This was the song I replayed most often on my “Mercy Me” Christmas album as I drove around town this past week. (Unless, of course, my 12-year-old daughter was with me, in which case we were “Rocking Around the Christmas Tree.”) It was a familiar carol. But I seemed to hear the lyrics in a new way this year.
And in despair I bowed my head:
“There is no peace on earth,” I said,
“For hate is strong and mocks the song
Of peace on earth, good will to men.”
Something about this particular verse really resonated with me. And that was before the terrible events unfolded yesterday at a Connecticut elementary school, interrupting Christmas preparations and shattering a quiet community’s peace. I can’t stop thinking about the parents whose children’s beds lay empty last night.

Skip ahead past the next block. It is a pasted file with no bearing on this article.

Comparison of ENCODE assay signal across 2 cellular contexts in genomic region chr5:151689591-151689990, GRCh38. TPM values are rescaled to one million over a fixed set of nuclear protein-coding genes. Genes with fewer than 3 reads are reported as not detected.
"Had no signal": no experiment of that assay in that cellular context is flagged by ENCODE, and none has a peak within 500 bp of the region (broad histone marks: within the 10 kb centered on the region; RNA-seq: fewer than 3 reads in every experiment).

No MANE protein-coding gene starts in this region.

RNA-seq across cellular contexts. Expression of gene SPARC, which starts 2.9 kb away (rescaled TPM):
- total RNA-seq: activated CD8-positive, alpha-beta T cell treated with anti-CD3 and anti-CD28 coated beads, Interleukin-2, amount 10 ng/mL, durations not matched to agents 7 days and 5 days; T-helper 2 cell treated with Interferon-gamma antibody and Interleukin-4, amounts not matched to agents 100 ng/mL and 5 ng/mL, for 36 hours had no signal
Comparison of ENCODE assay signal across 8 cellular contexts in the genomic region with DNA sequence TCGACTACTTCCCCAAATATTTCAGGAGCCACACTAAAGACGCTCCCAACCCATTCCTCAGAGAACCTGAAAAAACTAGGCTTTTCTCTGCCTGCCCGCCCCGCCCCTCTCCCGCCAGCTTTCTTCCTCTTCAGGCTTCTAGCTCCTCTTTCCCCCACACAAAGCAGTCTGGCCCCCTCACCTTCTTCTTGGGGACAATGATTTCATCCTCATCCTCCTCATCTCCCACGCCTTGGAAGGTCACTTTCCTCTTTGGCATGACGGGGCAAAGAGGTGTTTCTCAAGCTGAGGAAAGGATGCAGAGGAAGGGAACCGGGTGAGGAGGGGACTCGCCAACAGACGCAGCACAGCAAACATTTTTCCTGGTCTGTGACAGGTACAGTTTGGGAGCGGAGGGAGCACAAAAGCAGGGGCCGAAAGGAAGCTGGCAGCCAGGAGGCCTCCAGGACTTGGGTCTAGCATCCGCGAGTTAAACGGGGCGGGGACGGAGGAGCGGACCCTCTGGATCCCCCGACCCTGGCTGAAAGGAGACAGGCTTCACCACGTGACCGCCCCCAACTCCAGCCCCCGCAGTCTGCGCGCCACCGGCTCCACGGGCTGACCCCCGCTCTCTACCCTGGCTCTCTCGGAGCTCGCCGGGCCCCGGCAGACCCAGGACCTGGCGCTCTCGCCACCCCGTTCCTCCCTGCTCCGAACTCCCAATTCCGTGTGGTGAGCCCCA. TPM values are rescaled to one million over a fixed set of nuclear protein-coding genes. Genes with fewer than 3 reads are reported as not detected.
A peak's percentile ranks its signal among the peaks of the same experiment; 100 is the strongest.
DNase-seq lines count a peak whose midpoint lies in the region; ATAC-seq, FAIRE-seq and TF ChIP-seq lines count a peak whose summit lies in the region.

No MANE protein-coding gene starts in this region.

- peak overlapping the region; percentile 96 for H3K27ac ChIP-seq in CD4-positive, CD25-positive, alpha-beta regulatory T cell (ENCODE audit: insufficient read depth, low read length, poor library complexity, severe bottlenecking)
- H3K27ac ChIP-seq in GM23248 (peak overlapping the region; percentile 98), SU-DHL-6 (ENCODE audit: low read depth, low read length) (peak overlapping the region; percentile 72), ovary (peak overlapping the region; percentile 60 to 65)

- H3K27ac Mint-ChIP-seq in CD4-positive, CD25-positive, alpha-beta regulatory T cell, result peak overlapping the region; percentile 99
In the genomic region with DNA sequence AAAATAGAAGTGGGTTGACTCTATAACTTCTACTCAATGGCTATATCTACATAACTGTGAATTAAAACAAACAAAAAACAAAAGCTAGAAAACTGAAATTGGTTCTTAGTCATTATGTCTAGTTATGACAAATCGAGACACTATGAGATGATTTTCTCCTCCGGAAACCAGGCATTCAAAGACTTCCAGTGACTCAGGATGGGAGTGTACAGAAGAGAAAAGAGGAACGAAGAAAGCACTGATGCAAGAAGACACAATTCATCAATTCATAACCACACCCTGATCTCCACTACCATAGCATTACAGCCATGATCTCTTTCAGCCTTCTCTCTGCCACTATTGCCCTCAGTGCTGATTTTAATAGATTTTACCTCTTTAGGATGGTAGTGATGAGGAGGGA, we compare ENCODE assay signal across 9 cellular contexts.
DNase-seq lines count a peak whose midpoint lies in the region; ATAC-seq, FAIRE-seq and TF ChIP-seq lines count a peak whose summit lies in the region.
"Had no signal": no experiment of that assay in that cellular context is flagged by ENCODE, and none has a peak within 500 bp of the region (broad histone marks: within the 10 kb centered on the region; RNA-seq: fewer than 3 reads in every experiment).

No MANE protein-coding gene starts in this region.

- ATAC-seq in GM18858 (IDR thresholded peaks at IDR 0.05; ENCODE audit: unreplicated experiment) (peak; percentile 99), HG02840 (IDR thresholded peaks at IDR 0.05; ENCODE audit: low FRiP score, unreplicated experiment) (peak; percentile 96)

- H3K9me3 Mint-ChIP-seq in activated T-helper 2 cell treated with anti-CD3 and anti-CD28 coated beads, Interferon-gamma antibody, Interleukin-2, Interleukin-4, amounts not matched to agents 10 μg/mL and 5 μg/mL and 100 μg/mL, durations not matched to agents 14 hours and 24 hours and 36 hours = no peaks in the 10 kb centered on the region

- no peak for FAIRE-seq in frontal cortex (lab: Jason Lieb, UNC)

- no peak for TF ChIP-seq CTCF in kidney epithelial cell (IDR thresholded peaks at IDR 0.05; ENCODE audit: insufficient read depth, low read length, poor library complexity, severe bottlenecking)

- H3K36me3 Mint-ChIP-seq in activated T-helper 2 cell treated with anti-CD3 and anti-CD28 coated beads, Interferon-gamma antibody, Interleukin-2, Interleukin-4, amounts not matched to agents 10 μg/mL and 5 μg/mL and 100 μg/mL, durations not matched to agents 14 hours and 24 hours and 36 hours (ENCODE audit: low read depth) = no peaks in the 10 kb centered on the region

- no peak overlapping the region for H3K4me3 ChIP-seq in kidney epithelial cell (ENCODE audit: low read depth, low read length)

It is easy to despair.
Christmas carols seem jarringly out of place in the face of such grief and devastation. Hate is strong and mocks these songs. Peace on earth? Good will to men?
Where are you, God?
Then pealed the bells more loud and deep:
“God is not dead, nor doth he sleep;
The wrong shall fail, the right prevail,
With peace on earth, good will to men.”
At times like this we need the message of Christmas more than ever.
God is very much alive. He sees. He knows. He cares.
Jesus came to bring us peace with God, with others, with ourselves.
He is our only Hope.
And the babe that once lay helpless in a manger will return, with fire in His eyes and judgment in His hand.
He will fix this broken world. He will right all that is wrong. He will triumph over evil.
Come, Lord Jesus, come.
Newtown, our nation, and our world need You this Christmas.
*Lyrics from “I Heard the Bells on Christmas Day” by Henry Wadsworth Longfellow, 1867.